For Gaynell Begley, home and peace literally swung at the end of the long porch of the store in Blackey that was run for decades by her father, C.B. Caudill, and then by Gaynell and her late husband, Joe Begley. Whenever she was able to catch a break between customers and visits from friends from all over the lower end of Letcher County, Gaynell would head for the metal swing that hung from the porch roof, next to lengths of culvert, black plastic tubing, an old railroad switch and the wonderful clutter of other store supplies and memorabilia.
The swing could hold two people – barely – but Gaynell was content to sit by herself and read. Sometimes she’d just ponder the trees or the river across Route 7 in front of the store. Sometimes – and these were special moments for anyone lucky enough to have had them – Gaynell Caudill Begley would softly talk about the mountains, about her family, about the news of the day, about challenges facing eastern Kentucky, or about things not nearly as weighty but which she just as eloquently observed.
For all her life, Gaynell Begley was both a student and a teacher. She studied everything, but never felt the need to impress people with what or how much she knew. The teacher in her, however, was always eager to share insights she’d gleaned from some book she’d just read – Gaynell was always reading – or from a letter or from a friend or customer – actually, customers and friends were generally the same people. Of course, those C.B. Caudill store conversations could sometimes be a little hard to hear if Joe Begley was also holding court on the porch. Joe’s Abe Lincoln looks, boisterous style, outspoken views and powerful personality made him and the store a magnet for visiting journalists, college students and others. Gaynell enjoyed meeting these folks, but she was perfectly willing to be in Joe’s shadow. While she would often chuckle to herself about some particularly outrageous Joe comment, she would mostly leave the talking to him (truth be told, it was kind of hard not to leave the talking to Joe).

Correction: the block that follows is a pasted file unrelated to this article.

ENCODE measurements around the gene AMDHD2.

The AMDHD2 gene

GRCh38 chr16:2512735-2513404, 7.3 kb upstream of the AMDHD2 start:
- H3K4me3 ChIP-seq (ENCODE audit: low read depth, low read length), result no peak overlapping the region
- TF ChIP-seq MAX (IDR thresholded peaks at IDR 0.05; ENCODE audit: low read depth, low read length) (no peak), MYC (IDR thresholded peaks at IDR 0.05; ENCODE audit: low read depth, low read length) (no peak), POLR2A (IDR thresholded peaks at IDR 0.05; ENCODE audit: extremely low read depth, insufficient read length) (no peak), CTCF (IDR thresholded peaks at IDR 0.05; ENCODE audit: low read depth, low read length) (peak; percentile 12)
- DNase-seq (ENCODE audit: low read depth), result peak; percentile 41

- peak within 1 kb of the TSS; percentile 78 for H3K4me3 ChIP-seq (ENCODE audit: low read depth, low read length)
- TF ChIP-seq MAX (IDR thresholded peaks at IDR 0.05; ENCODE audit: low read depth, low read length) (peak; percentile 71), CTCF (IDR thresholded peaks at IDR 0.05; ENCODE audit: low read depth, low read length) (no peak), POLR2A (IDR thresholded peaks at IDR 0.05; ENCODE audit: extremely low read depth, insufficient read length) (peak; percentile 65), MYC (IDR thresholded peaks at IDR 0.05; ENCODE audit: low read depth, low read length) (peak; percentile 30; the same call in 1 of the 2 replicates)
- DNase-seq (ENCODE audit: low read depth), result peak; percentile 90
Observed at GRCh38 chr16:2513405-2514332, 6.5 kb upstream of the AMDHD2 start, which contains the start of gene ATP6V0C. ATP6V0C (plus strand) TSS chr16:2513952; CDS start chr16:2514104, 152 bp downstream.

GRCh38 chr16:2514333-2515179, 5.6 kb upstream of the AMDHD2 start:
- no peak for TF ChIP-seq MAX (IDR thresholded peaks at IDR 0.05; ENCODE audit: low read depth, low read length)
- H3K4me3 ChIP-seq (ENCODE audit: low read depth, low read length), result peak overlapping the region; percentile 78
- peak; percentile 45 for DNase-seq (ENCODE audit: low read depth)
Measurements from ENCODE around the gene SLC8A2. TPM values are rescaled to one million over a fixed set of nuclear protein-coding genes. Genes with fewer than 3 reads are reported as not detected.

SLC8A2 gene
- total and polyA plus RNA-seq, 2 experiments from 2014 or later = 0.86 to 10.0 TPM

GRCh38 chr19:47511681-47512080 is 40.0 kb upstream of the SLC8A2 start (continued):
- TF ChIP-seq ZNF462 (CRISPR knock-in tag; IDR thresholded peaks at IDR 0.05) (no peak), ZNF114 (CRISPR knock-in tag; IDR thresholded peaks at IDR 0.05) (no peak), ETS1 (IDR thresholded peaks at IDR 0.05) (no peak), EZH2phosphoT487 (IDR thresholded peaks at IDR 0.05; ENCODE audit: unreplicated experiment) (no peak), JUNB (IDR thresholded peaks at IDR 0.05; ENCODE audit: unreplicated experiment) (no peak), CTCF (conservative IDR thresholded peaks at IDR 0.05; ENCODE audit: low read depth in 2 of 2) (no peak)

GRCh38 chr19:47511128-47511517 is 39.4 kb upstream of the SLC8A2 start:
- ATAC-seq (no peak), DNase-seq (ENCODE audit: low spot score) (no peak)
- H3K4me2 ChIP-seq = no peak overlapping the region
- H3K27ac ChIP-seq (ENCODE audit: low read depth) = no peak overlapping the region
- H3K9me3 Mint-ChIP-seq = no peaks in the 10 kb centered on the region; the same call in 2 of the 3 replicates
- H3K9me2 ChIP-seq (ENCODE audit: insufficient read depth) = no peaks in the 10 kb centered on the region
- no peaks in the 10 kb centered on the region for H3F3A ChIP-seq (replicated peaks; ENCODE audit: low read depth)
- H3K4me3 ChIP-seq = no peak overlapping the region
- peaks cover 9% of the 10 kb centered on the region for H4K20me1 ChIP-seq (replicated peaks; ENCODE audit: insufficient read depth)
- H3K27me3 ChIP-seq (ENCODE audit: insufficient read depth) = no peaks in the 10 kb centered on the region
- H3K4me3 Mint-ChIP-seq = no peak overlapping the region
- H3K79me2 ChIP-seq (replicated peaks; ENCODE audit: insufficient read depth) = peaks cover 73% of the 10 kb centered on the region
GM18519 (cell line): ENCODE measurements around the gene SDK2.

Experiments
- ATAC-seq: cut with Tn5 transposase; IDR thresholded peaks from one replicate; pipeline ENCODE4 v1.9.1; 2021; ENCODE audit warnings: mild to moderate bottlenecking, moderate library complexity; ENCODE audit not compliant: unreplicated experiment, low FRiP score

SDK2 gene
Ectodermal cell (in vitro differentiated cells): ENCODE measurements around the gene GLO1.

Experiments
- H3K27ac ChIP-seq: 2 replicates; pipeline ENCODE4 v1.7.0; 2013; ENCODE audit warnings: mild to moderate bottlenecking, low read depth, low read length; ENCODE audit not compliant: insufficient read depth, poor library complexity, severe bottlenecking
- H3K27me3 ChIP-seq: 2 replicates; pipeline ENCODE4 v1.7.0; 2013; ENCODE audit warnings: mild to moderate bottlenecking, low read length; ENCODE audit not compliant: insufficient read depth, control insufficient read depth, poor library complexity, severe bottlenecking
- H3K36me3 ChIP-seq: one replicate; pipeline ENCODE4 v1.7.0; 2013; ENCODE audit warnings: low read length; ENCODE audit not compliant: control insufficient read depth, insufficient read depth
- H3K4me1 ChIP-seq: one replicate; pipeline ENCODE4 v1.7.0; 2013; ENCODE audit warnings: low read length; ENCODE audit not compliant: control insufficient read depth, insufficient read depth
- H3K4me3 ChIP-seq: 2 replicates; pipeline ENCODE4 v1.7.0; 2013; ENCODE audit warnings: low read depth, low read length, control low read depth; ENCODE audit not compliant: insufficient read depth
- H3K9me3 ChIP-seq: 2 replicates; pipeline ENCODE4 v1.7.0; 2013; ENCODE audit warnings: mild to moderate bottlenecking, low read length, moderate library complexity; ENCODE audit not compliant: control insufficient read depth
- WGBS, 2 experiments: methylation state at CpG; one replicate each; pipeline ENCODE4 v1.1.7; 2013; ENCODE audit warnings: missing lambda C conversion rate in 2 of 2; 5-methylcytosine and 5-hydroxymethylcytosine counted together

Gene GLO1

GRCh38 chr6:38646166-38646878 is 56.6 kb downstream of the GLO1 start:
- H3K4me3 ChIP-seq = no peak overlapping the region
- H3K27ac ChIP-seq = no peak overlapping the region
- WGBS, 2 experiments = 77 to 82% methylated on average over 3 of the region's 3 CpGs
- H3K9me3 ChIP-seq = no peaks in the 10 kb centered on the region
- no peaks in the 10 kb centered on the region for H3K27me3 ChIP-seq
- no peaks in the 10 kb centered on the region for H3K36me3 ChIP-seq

That was a loss for the visiting listeners. Joe had important things to say, and he said them clearly and well. But friends and regular visitors – even Joe himself – knew that Gaynell’s wisdom was the finishing polish for Joe’s bluster. Sometimes you’d have to draw it out of her, but in a clear sentence or two, Gaynell could offer more insight and perspective than any windy article by any outside reporter, including me. So while Joe would be on the porch mesmerizing some touring group, Gaynell would remain behind the counter, literally taking care of business, part of which was to always check on how folks were doing on Elk Creek or Carcassonne or at any of the other places for which the C.B. Caudill store was once both a place to shop and a place to be.
Back in the 1970s, I lived in “the little house” behind the store while working for The Mountain Eagle. Gaynell would keep me well supplied with ice cream sandwiches, but more importantly, she and Joe kept me fully informed of newsworthy developments. At the time, Gaynell wrote for the Eagle, reporting the news from Blackey. From her perch behind the counter, no one was in a better position to do so. Sometimes she’d jot down notes during breaks between customers. Other times, she’d do her writing in the little room separated by a curtain from the main part of the store. Photos of her children and other family members dotted the room, along with newspapers, magazines, Joe’s pocketknives and other toys. It was in that room that Joe and Gaynell finally heard the news from faraway Japan that their daughter Jane had given birth to their granddaughter Nikki, who is now a mother herself. That phone call – so long before the Internet – lit up the darkness of a fall night.
Over the years, business at the store would slow. Today, the swing is still and the porch empty. While she worried some about the store’s decline, Gaynell enjoyed having more time more time for reading, for visiting and conversation. Talk would become more difficult for Gaynell, as illness robbed her ability to articulate her thoughts. That was an especially cruel turn for someone with as much to say, and to say well, as Gaynell. Also enormously frustrating for her was the growing difficulty she faced in writing. “Believe it or not, it took me two hours to write just this little bit,” she wrote in one of the last postcards I received from her. Which made me appreciate the note and its writer all the more.
Not that long before she had to move into the Letcher Manor Nursing Home, I drove Gaynell to Elk Creek to visit with Pascal and Louise Dixon, friends for decades and relatives by marriage. By then, Gaynell knew that she could no longer get the words in her head out of her mouth. It clearly still bothered her, but she was happy to be with people she knew and in a place she loved. And she was still very much part of the conversation. So what if she could not articulate them – you just knew that Gaynell Caudill Begley had some pretty fine things to say. She always did.
She was a special friend and teacher.